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News Briefs

Chretien Overhauls Cabinet In Wake of Surprise Resignation


Canadian Prime Minister Jean Chretien overhauled his Cabinet on Tuesday, dismissing seven ministers and bringing 10 new faces into the government just one day after the country was stunned by the resignation of a popular Cabinet member who had been Chretien’s presumptive heir.

The restructuring was the most significant development yet in the unofficial but quite public race to succeed Chretien as head of the Liberal Party when -- or rather if, as skeptics here say -- the long-serving prime minister decides to retire, political analysts here say.

The shake-up also reflects the changed political environment in Canada four months after the terror attacks in the United States, with much greater emphasis on domestic security and military preparedness than in recent decades.

Brian Tobin, a garrulous and ambitious Newfoundlander who had served as minister of industry until he abruptly announced Monday that he was quitting Parliament, had long been considered Chretien’s preferred successor but had been eclipsed by Cabinet rivals in recent months.

Tobin, who said he was leaving government for family reasons, may have preferred to resign rather than lose his undeclared campaign for the party leadership, Canadian political commentators said.

Palestinian Gunmen Kill Two Near Jerusalem


Palestinian gunmen shot two Israelis to death near Jerusalem Tuesday, including one, an elderly American citizen, who was kidnapped in his car, taken to a field and murdered.

The shootings, both of them in the West Bank, were a further sign of the collapse of a ceasefire proclaimed by Palestinian leader Yasser Arafat in a televised speech Dec. 16.

After one of the quietest three-week periods since violence erupted here in September 2000, death and bloodshed is quickening again, and all three major Palestinian armed militant groups have announced they will no longer observe the ceasefire.

Prime Minister Ariel Sharon told a group of visiting American congressmen Tuesday evening that the second Israeli killed, a 45-year-old motorist sprayed with bullets as she turned into a gas station, was also an American passport-holder. However, Israeli police and army spokesmen could not confirm that.

The Palestinians blamed Israel for the escalation, citing the killing of a prominent gunman, Raed Karmi, who died when a remote-control bomb exploded Monday outside his hideout in the West Bank town of Tulkarm. Karmi acknowledged killing two Israelis a year ago in Tulkarm, and Israel blamed him for the murders of seven other Israelis.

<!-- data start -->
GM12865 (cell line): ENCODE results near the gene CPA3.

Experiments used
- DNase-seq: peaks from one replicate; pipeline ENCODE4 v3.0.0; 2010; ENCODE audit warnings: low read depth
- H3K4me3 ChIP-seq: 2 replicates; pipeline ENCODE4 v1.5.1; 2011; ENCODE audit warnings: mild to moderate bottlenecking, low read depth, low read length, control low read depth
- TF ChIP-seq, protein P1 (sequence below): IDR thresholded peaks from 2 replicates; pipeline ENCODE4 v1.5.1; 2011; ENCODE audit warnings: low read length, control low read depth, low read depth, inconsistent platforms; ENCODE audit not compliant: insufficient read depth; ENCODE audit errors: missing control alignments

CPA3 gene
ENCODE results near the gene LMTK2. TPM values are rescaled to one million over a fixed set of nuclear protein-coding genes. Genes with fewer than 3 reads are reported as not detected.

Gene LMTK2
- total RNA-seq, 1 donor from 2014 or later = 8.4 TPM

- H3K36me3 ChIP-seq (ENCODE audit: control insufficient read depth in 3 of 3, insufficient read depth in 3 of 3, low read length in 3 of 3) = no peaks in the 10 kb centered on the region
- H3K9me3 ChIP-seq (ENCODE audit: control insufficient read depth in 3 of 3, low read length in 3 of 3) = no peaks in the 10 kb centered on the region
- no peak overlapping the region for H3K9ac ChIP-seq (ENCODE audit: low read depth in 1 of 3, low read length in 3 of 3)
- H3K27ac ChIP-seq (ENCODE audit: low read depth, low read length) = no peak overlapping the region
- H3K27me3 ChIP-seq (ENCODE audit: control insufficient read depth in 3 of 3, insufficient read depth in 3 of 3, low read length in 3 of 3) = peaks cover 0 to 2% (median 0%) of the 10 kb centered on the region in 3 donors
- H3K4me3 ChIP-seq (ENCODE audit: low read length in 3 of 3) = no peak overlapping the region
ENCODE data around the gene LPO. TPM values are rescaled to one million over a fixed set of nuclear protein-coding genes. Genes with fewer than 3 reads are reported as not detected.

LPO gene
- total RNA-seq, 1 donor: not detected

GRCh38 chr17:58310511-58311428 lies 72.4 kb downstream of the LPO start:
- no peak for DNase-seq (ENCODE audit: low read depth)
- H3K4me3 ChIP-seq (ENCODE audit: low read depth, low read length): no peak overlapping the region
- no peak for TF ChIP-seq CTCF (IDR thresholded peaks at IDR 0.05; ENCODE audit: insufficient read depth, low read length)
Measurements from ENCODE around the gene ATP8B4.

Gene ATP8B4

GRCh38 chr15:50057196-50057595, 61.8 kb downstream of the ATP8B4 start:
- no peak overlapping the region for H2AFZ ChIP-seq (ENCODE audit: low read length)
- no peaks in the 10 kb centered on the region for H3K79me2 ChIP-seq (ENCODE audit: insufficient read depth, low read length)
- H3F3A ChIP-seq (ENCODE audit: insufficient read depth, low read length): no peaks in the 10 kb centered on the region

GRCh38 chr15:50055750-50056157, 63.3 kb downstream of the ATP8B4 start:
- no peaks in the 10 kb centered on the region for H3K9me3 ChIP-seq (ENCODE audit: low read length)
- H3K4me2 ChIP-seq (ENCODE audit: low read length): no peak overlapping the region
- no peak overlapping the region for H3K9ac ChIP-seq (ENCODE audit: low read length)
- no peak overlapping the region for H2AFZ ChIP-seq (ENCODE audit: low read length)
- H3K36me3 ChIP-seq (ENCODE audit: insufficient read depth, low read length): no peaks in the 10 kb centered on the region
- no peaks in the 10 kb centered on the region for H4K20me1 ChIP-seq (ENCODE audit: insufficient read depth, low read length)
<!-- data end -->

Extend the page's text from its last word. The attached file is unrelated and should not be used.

Rights Group Reports Deadly ‘Operations’ Aimed at Chechens


Russia’s leading human rights group says it has documented the apparent killing of three men and the disappearance of six others during a Russian “special operation” in Chechnya over the New Year’s holiday.

“As interviews with local residents make clear, the special operation was carried out with the crudest violations of human rights and the law,” the chairman of the group Memorial, Oleg Orlov, wrote in a letter to Vsevolod Chernov, the chief prosecutor of the separatist republic. Memorial released the letter alleging actions in the village of Tsotsin-Yurt to news organizations Tuesday.

In addition, Orlov said Russian forces detained massive numbers of local residents, most of whom complained that they were insulted and humiliated by the soldiers. About 80 residents said they were “cruelly beaten” during their detentions, which took place between Dec. 30 and Jan. 3.

Russian soldiers continued firing at suspected rebels even after being informed that civilians were in the line of fire, according to information collected by Memorial, and used two detainees as “human shields” during the battle. Witnesses said that the two men were still alive when the battle ended but that their bodies turned up shortly afterward near the local military headquarters.

U.N. Documents Show Russia As Iraq’s Top Importer


Six months after Russia blocked a U.S. effort to overhaul U.N. sanctions against Iraq, Moscow has emerged as Baghdad’s largest importer, according to U.N. diplomats.

Russian companies have signed more than $4 billion in business deals with Baghdad as part of a 1996 arrangement that allows Iraq to sell oil to purchase food, medicine and other humanitarian supplies. In the last six months, Russia concluded more than $1.4 billion in trade under the U.N. program, surpassing Egypt and France as Iraq’s top importers during the past five years, the diplomats said, citing confidential U.N. figures.

The expanding trade relationship is the product of a long-standing Iraqi policy of rewarding companies from countries that help it circumvent an 11-year-old U.N. embargo imposed after its 1990 invasion of Kuwait. It poses a major challenge for U.S. diplomats seeking Moscow’s support for a plan to strengthen sanctions against Baghdad.

Iraq exported nearly $30 billion in high-quality crude to refineries in the United States, Europe and Asia over the past two years. Although the proceeds from Iraq’s oil revenue are controlled by the United Nations, Baghdad retains the authority to choose its trade partners.